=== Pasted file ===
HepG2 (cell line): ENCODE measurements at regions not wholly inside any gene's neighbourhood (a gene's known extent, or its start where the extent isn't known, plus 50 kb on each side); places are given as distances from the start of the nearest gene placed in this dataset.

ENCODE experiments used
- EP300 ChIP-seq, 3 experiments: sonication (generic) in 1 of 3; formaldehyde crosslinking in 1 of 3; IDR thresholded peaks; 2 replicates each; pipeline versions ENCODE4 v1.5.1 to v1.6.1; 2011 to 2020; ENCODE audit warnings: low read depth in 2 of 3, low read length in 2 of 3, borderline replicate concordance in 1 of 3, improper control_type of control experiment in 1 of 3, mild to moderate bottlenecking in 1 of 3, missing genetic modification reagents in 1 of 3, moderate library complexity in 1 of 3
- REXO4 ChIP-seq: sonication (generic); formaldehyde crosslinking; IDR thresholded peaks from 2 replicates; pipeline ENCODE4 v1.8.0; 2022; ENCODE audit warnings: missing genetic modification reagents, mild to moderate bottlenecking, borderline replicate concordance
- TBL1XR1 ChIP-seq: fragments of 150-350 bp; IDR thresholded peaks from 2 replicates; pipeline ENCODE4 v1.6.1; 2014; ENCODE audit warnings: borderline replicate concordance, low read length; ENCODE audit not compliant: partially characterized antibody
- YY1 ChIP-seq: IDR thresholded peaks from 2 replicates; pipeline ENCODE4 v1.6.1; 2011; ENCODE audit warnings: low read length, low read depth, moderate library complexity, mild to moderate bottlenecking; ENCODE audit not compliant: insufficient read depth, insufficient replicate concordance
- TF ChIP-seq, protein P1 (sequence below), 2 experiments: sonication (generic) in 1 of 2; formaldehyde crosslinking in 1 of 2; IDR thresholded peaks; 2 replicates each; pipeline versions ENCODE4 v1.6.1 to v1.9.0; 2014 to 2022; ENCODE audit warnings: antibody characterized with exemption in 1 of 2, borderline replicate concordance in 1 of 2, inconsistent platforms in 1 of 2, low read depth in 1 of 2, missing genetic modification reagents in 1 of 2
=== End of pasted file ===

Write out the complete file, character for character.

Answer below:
HepG2 (cell line): ENCODE measurements at regions not wholly inside any gene's neighbourhood (a gene's known extent, or its start where the extent isn't known, plus 50 kb on each side); places are given as distances from the start of the nearest gene placed in this dataset.

ENCODE experiments used
- EP300 ChIP-seq, 3 experiments: sonication (generic) in 1 of 3; formaldehyde crosslinking in 1 of 3; IDR thresholded peaks; 2 replicates each; pipeline versions ENCODE4 v1.5.1 to v1.6.1; 2011 to 2020; ENCODE audit warnings: low read depth in 2 of 3, low read length in 2 of 3, borderline replicate concordance in 1 of 3, improper control_type of control experiment in 1 of 3, mild to moderate bottlenecking in 1 of 3, missing genetic modification reagents in 1 of 3, moderate library complexity in 1 of 3
- REXO4 ChIP-seq: sonication (generic); formaldehyde crosslinking; IDR thresholded peaks from 2 replicates; pipeline ENCODE4 v1.8.0; 2022; ENCODE audit warnings: missing genetic modification reagents, mild to moderate bottlenecking, borderline replicate concordance
- TBL1XR1 ChIP-seq: fragments of 150-350 bp; IDR thresholded peaks from 2 replicates; pipeline ENCODE4 v1.6.1; 2014; ENCODE audit warnings: borderline replicate concordance, low read length; ENCODE audit not compliant: partially characterized antibody
- YY1 ChIP-seq: IDR thresholded peaks from 2 replicates; pipeline ENCODE4 v1.6.1; 2011; ENCODE audit warnings: low read length, low read depth, moderate library complexity, mild to moderate bottlenecking; ENCODE audit not compliant: insufficient read depth, insufficient replicate concordance
- TF ChIP-seq, protein P1 (sequence below), 2 experiments: sonication (generic) in 1 of 2; formaldehyde crosslinking in 1 of 2; IDR thresholded peaks; 2 replicates each; pipeline versions ENCODE4 v1.6.1 to v1.9.0; 2014 to 2022; ENCODE audit warnings: antibody characterized with exemption in 1 of 2, borderline replicate concordance in 1 of 2, inconsistent platforms in 1 of 2, low read depth in 1 of 2, missing genetic modification reagents in 1 of 2